RENO — The number 29 has taken on special meaning for Basic’s baseball team as it tries to win its first state title since 1987.
So it was fitting that Ryne Nelson came through in the clutch Thursday.
Nelson, wearing No. 29, singled home Gehrig Timmons with one out in the bottom of the ninth inning to give the Wolves a 3-2 win over Reno in the Division I state tournament at Bishop Manogue High.
“Nellie’s been our guy for four years,” said Basic coach Scott Baker, who was part of the 1987 championship team. “It’s a special moment for us with a whole bunch of superstitious stuff going on. And No. 29 at the plate right there was who we wanted.”
Basic (34-4) faces Galena (28-7-1) in the winners’ bracket final at 1 p.m. Friday at Manogue. Reno (28-7) plays Centennial (27-10) in an elimination game at 10 a.m., with the winner playing the Basic-Galena loser at 4 p.m.
Nelson’s father, Ryan, also played on the 1987 championship team and also wore No. 29. But it was more than just a number that made Nelson the right man in that situation. Basic’s No. 3 hitter entered the game batting .400, and he went 3-for-4 Thursday.
He lined a 1-and-2 pitch to left-center field for a game-winning single. The ball rolled all the way to the wall, allowing Timmons to score easily from second.
“At first, I was just trying to see a good pitch,” Nelson said. “They got to two strikes, I widened out a little bit and tried to put the bat on the ball. It just went where it went.”
Timmons pinch-hit for No. 9 hitter Nick Thompson, who was 2-for-2 with a walk. The move turned out to be the right one, as Timmons singled through the left side of the infield to start the rally.
David Hudleson managed to get a two-strike sacrifice bunt down, moving Timmons into scoring position. Christian Rivero was beaned with a 2-and-1 pitch to bring up Nelson, who ended the game.
Both teams had opportunities in the late innings but failed to score. Basic had runners at second and third with no outs in the seventh. The Wolves had a runner at third with one out in the eighth.
Reno also had chances. The Huskies left runners in scoring position in the seventh and eighth innings.
“The pitching was unreal on both sides, getting out of every inning,” Baker said. “Big plays, big strikeouts. I think that was the game. The pitching allowed both sides to stay in and see who got the big hit, and we ended up getting the big hit.”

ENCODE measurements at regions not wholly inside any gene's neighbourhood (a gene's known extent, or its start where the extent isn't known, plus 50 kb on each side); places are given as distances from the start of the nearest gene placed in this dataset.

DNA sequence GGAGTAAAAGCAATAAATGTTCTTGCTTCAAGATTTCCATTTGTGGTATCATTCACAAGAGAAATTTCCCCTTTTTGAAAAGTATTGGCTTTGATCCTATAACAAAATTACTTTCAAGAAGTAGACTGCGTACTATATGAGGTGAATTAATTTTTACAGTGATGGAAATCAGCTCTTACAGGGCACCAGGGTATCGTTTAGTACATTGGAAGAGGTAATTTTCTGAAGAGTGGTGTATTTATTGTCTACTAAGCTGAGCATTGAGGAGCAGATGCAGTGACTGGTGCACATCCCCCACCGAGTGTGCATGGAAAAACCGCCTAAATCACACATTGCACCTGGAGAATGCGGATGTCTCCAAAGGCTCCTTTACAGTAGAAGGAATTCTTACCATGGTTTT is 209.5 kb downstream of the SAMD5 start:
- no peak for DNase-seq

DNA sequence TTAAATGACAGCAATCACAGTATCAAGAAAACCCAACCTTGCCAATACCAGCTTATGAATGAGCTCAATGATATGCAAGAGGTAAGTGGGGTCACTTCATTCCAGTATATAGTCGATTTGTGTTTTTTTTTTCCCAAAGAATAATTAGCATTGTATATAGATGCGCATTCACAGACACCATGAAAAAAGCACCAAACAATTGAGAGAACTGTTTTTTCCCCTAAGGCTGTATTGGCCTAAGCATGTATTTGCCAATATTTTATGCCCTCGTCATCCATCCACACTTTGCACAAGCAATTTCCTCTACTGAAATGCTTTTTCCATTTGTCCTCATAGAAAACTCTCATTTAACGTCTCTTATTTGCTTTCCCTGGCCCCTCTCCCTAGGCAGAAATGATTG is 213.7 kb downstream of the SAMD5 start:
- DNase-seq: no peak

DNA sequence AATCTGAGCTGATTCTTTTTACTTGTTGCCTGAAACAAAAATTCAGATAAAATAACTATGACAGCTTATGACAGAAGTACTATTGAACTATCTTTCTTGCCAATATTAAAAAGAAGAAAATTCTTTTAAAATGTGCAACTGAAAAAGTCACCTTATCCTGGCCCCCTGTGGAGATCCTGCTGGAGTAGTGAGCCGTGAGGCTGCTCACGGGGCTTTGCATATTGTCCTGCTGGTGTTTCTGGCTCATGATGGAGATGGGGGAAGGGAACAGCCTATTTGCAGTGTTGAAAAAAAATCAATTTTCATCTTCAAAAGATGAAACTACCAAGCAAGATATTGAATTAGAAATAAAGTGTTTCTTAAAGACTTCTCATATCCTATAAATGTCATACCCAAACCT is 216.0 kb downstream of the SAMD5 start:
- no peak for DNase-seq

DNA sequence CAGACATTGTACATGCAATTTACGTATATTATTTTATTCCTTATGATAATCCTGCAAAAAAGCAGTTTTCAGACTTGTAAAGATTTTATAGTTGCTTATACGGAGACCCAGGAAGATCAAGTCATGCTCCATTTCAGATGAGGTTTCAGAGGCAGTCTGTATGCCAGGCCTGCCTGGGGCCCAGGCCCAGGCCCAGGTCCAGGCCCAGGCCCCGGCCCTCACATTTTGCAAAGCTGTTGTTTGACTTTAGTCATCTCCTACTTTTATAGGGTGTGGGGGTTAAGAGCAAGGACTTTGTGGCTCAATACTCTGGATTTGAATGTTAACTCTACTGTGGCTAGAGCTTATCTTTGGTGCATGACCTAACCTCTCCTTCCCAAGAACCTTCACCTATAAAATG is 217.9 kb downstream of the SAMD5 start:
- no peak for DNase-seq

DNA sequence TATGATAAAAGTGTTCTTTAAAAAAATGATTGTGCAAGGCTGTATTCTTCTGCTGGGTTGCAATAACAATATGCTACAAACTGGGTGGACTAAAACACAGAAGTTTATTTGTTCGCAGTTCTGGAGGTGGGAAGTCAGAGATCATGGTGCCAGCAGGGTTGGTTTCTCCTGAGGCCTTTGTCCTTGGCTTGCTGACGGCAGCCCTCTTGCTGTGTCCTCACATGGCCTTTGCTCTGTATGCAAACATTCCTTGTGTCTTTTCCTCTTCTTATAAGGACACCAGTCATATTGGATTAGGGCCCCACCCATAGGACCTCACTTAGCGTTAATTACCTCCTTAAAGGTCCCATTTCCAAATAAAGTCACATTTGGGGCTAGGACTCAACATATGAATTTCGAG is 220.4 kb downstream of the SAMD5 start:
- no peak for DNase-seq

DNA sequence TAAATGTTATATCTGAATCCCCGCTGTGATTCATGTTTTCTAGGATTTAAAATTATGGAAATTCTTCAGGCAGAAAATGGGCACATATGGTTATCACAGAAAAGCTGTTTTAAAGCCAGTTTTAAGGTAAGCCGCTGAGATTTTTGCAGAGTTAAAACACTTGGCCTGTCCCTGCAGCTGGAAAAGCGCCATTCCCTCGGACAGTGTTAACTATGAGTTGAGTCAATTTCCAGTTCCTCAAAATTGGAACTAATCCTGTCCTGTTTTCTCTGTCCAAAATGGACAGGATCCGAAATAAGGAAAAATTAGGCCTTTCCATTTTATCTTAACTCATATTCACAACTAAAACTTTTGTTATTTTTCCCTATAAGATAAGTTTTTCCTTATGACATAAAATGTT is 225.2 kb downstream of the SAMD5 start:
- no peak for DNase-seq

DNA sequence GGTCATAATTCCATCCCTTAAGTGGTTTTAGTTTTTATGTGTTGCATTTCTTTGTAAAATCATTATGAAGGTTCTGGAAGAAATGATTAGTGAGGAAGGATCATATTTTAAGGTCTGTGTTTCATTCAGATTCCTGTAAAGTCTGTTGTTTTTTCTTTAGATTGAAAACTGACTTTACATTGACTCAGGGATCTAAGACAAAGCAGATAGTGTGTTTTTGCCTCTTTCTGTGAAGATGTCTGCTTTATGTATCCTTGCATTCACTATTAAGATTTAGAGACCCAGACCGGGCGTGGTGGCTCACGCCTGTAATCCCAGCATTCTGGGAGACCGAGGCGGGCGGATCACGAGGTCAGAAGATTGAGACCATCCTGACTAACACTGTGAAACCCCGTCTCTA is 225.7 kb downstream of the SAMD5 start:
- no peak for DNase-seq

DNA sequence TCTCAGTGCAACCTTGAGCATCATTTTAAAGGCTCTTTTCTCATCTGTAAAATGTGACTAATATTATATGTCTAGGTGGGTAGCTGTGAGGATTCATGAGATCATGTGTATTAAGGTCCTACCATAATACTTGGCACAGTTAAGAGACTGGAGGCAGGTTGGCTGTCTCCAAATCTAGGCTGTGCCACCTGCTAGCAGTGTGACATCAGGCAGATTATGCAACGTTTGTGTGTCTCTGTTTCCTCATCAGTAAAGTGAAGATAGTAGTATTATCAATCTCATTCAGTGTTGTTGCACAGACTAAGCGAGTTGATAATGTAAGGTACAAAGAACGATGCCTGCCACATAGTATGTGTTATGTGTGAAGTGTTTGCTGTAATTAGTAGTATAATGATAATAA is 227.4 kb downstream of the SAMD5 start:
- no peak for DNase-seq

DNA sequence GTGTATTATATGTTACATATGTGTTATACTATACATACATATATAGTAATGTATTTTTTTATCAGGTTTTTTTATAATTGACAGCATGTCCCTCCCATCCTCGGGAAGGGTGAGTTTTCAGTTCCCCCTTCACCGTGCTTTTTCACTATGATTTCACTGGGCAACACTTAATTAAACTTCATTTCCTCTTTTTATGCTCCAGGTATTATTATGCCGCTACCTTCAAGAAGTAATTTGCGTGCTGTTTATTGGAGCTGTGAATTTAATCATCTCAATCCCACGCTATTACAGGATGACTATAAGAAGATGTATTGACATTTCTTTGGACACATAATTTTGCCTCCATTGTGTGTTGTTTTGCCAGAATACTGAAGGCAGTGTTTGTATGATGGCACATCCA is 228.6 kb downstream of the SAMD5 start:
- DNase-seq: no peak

Sophomore C.J. Dornak, who has allowed only two earned runs all season, pitched two scoreless innings of relief to get the victory. He struck out two with no walks.
“That’s why we went to him,” Baker said. “We knew he was going to be cool, calm, collected. He’s going to throw strikes, and we’re not going to give away any walks and hit by pitch and stuff like that. They’re going to have to hit their way on.”
Jack Wold had a two-run double for Basic. Starter Trent Bixby allowed two unearned runs on seven hits in seven innings, with six strikeouts and one walk.
* Galena 4, Centennial 2 — Hayden Rosenkrantz was overpowering at times, but when the Grizzlies did catch up with Rosenkrantz’s fastball, it went a long way.
Galena scored all of its runs on three home runs to top the Bulldogs.
“He left a couple balls up and they got hit out,” Centennial coach Charlie Cerrone said. “And our approach at the plate today wasn’t what it has been. We’ve got to have a better approach tomorrow.”
Rosenkrantz struck out 10 and allowed only seven hits, but the home runs proved to be too much for Centennial to overcome.
The Grizzlies jumped ahead in the second when Parker Kittilsen crushed an 0-and-1 breaking ball for a two-run homer to left.
Galena added a run in the third when Tom Lichty launched a ball over the fence in right-center field with two outs for a 3-0 advantage.
Centennial got two runs back in the fourth on a two-out, two-run single by No. 8 hitter Hayden Grant.
Centennial had runners on in the fifth and sixth, but Galena turned a double play in each inning to end the threat. The Grizzlies turned three double plays in the game.
“And that was in relation to how our approach was,” Cerrone said of the double plays. “We were trying to pull the ball, and it was going right to the left side of their infield, and they turned some double plays on us.
“We felt like we were hook swinging, trying to pull the ball, and that’s not what we do.”
Galena pitcher Jared Kiessling, who went the distance, gave himself some cushion with a two-out solo homer in the sixth. He retired the final eight batters, and both of his strikeouts came in the seventh.
Contact prep sports editor Damon Seiters at 702-380-4587 or email@example.com. Follow him on Twitter: @DamonSeiters